Simpson's Rule is Exact for Quintics (Preliminary Report)

Louis A. Talman

Department of Mathematical & Computer Sciences
Metropolitan State College of Denver

Presented at the annual meeting of the Rocky Mountain Section of the Mathematical Association of America, in Colorado Springs, CO; April 16, 2004.

Background

It is well known that if is a bound for on the interval , then the error in replacing by its Trapezoidal Rule approximation satisfies the inequality

 , (1)

where is the number of subdivisions used in applying the Trapezoidal Rule. It is also well known that the error in replacing by its Simpson's Rule approximation with subdivisions satisfies the inequality

 , (2)

the number now being a bound for on .  (Here and elsewhere in this talk, the error in a numerical approximation means the true value of the integral minus the value given by the approximation.)  The result appears in most elementary calculus books, but the proof does not.  Instead, the reader is referred to a text on numerical analysis, where the proof is usually accomplished by means of Lagrange interpolation in the context of general Newton-Cotes quadratures--and so is inaccessible to freshmen.

Results

In "An Elementary Proof of Error Estimates for the Trapezoidal Rule," D. Cruz-Uribe and C. J. Neugebauer [Mathematics Magazine, 76(2003), pp 303-306] gave an elementary argument establishing inequality (1).  They also discussed error estimates for functions that do not have bounded second derivatives.  However, they were unable to extend their methods to Simpson's Rule.  Here we show how use elementary techniques to prove the following:

Theorem 1:

If is a function on for which exists throughout , then there is a number such that the error that arises in replacing with its -subdivision Trapezoidal Rule approximation is given by

 . (3)

Theorem 2:

If is a function on for which exists throughout , then there is a number such that the error that arises in replacing with its -subdivision Simpson's Rule approximation is given by

 . (4)

Remark:

Our techniques can be used to establish error estimates for the other numerical integration schemes of elementary calculus (the Right-Hand Rule, the Left-Hand Rule, and the Mid-Point Rule); they can also be used to establish error estimates for Simpson's Rule when the fourth derivative of the integrand isn't bounded--and even when the integrand doesn't have higher order derivatives.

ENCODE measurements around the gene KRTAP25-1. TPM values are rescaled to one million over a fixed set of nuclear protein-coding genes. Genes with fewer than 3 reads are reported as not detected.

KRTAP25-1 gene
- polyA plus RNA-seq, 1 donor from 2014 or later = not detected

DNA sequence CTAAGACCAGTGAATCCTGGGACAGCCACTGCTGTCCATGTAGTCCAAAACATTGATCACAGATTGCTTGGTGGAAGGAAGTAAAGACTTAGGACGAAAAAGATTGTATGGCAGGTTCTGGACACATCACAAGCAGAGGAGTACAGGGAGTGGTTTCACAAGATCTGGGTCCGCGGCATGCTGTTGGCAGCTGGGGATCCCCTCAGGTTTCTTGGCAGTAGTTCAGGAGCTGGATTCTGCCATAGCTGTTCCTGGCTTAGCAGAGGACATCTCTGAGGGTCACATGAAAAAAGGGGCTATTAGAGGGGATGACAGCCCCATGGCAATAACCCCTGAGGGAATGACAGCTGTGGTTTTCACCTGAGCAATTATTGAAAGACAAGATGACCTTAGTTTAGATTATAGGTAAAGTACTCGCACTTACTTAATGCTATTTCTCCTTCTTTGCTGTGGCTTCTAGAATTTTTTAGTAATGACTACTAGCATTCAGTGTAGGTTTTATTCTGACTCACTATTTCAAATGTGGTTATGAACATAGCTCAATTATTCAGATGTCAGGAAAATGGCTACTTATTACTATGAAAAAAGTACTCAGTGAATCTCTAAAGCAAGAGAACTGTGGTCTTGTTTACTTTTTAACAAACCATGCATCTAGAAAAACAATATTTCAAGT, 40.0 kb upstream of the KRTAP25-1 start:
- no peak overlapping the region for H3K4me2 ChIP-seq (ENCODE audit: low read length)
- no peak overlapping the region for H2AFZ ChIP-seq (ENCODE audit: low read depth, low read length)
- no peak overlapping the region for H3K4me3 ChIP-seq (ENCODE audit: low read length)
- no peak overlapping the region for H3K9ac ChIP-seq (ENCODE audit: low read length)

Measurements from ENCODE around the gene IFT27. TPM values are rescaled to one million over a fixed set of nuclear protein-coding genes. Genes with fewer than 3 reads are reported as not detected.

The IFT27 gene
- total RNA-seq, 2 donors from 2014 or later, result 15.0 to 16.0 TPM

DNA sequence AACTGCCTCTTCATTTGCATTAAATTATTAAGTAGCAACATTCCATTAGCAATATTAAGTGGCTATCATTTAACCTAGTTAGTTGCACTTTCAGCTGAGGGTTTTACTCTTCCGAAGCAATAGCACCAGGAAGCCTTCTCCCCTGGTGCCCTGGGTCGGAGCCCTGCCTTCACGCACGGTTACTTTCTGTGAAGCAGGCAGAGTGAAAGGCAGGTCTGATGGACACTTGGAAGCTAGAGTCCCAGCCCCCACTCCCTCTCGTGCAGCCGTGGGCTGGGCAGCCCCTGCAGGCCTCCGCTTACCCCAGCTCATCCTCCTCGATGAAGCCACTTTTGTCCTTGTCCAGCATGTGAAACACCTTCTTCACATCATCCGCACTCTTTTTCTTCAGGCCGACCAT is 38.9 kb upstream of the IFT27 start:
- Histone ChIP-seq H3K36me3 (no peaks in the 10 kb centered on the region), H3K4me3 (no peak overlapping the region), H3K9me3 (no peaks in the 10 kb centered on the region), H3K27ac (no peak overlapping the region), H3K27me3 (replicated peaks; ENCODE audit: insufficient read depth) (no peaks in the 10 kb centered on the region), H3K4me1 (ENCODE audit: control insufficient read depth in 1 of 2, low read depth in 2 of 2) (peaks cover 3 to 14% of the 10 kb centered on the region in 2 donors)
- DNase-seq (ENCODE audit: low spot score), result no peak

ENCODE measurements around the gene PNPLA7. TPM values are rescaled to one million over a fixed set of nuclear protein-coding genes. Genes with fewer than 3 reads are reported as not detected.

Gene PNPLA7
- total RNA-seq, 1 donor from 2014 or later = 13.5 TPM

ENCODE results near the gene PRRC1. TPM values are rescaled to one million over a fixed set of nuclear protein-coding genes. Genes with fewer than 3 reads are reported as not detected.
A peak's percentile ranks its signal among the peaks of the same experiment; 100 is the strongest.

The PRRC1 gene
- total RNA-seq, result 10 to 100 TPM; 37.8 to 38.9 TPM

Preliminary Facts

It is known, though one hesitates to say "well" known, that derivatives have the Intermediate Value Property:

Proposition

Suppose that is a function differentiable on , and that for certain , .  There is a number between and such that .

Proof:

Proof:  Assume, WLOG, that .  Consider the function defined on by .  Then .  Thus   Thus, neither nor can yield a minimum value for on .  However, must have a minimum in that interval, which must therefore occur at some interior point .  But then , whence .■

This fact has an important corollary that is not as well known as it should be:

Corollary

Suppose that is a function differentiable on .  Let be a positive integer, , for each .  If for each , is a positive real number, then there is such that

 .■ (5)

The standard Mean Value Theorem takes on a special form for quadratic functions:

Let be a quadratic function.  Then

Proof:

Let .  Then

 (6)
 (7)
 (8)
 (9)

We will also make use of the well-known Taylor Expansion with Integral Remainder:

Theorem

Let be a function on an interval centered at , and let be in that interval.  Then

 (10)

Proof:

By the Fundamental Theorem of Calculus, .  Expand the integral using integration by parts, taking ; ; ; .  Repeat inductively as many times as necessary.■

Error In Simpson's Rule

We restate Theorem 2:

Theorem 2:

If is a function on an interval , if is defined throughout , and if is a positive integer, then there is a such that

 (11)

where .

Proof:

We first consider the error in a single one of the summands, and we simplify matters by assuming that the interval corresponding to that summand is centered at the origin.  We define an error function by

 . (12)

Let us consider also the first three derivatives of .

In[1]:=

Out[1]=

In[2]:=

Out[2]=

In[3]:=

Out[3]=

In[4]:=

Out[4]=

Note that :

In[5]:=

Out[5]=

In[6]:=

Out[6]=

In[7]:=

Out[7]=

Consequently, applying Taylor with Integral Remainder, we may write:

 . (13)

Let us now define a function on by

 (14)

Note that as .  Because is a function, is continuous on , and we may write:

 (15)

By the First Mean Value Theorem for Integrals, we now can find such that

 , (16)

or,

 (17)

because

In[8]:=

Out[8]=

Applying the Mean Value Theorem to this latter expression for , we find such that

 . (18)

This expression gives the error in a single summand, corresponding to an interval of width , in Simpson's Rule.

Returning now to the interval , we find , , so that the error contributed by the -th term in the sum is .  Then we find so that .  We now have

 .■ (19)

Corollary:

We can obtain the exact value of from Simpson's Rule when is a polynomial of degree not exceeding 5.

Proof:

This is well known when is a polynomial of degree not exceeding 3, so we need only prove it for polynomials of degree 4 and of degree 5.

Let be a polynomial of degree 4.  Denoting the Simpson's Rule approximation to by , where is the number of subdivisions, we now need only note that for a certain we have to have

 . (20)

Because is a polynomial of degree 4, is constant, and so the right side of the equation gives the exact value of the integral on the left when we replace with 24 times the leading coefficient of the polynomial .

Now let be a polynomial of degree 5.  Recall equation (17):

 (21)

Now is quadratic, so .  Translating this from the symmetric interval to , we find that for an arbitrary polynomial of degree 5, , we therefore have

 (22)

Created by Mathematica  (April 10, 2004)